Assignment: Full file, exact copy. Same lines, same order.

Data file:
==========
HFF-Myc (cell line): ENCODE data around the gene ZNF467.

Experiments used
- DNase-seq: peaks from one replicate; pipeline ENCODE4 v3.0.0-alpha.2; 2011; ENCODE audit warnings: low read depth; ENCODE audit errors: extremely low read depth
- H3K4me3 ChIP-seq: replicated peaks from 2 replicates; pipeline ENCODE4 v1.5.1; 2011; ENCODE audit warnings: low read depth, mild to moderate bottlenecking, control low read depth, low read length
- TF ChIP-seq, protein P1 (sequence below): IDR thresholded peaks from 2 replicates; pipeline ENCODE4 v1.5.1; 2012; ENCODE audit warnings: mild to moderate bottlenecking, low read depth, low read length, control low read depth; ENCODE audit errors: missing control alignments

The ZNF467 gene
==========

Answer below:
HFF-Myc (cell line): ENCODE data around the gene ZNF467.

Experiments used
- DNase-seq: peaks from one replicate; pipeline ENCODE4 v3.0.0-alpha.2; 2011; ENCODE audit warnings: low read depth; ENCODE audit errors: extremely low read depth
- H3K4me3 ChIP-seq: replicated peaks from 2 replicates; pipeline ENCODE4 v1.5.1; 2011; ENCODE audit warnings: low read depth, mild to moderate bottlenecking, control low read depth, low read length
- TF ChIP-seq, protein P1 (sequence below): IDR thresholded peaks from 2 replicates; pipeline ENCODE4 v1.5.1; 2012; ENCODE audit warnings: mild to moderate bottlenecking, low read depth, low read length, control low read depth; ENCODE audit errors: missing control alignments

The ZNF467 gene